IMF warns United States about high poverty rates

A woman who claims to be five months pregnant and homeless begs for money as people walk past on 7th Avenue in New York © Carlo Allegri
While US economy is generally in good health, the International Monetary Fund has found many Americans are staying out of the workforce or living in poverty.

The IMF praised Washington for creating 2.4 million jobs in the last year and said the unemployment rate has fallen to 4.7 percent, the lowest level since the global crisis of 2008-2009.

However, the Fund warned about “falling labor force participation, an increasingly polarized income distribution, high levels of poverty, and weak productivity.”

To improve things, the IMF has recommended Washington “increase state and federal infrastructure investment, adopt comprehensive skills-based immigration reform, expand the Earned Income Tax Credit combined with an increase in the federal minimum wage, and upgrade social programs for the nonworking poor.”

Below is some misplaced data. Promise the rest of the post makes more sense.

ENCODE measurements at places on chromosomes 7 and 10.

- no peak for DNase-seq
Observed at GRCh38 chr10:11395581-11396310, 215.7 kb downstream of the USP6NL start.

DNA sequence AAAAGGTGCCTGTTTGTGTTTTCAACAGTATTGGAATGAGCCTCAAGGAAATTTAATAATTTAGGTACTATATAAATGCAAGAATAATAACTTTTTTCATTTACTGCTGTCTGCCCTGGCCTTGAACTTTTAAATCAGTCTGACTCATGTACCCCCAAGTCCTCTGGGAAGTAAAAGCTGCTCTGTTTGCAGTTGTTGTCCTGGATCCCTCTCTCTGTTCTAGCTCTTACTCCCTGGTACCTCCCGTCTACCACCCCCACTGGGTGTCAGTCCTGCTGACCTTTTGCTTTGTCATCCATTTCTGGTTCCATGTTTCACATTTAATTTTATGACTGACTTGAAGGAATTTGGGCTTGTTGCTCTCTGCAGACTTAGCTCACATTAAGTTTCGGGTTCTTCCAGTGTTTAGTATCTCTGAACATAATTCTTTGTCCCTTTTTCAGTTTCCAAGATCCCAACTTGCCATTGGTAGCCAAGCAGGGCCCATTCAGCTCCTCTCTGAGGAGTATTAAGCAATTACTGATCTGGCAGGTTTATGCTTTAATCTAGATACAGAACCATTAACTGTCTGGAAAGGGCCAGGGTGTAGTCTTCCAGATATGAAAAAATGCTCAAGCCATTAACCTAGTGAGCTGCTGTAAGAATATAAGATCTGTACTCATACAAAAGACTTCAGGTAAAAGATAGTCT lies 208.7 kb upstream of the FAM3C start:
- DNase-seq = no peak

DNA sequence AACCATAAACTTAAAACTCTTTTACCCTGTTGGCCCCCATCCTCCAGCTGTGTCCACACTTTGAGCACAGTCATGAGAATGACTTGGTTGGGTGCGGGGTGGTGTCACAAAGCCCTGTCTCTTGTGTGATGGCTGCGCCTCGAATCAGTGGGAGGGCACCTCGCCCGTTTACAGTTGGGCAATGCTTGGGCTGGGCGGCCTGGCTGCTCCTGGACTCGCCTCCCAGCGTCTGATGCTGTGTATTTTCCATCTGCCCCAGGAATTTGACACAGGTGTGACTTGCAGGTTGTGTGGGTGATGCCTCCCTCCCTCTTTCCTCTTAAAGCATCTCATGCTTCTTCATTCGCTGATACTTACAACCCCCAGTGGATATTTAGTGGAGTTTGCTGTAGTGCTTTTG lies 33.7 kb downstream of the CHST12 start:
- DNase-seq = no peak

The Fund cited US census data that 46.7 million people or 15 percent of Americans now live below the poverty line, including 1 in 3 households headed by women.

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The IMF also urged the US to ratify the Trans Pacific Partnership, sign a trade and investment agreement with Europe and tackle protectionism.

The report also slashed the US growth forecast for 2016 to 2.2 percent from 2.4 percent previously, but maintained its growth outlook at 2.5 percent in 2017.

"Our assessment is that, if left unchecked, these four forces - participation, productivity, polarization and poverty - will corrode the underpinnings of growth and hold back gains in US living standards," said IMF Chief Christine Lagarde.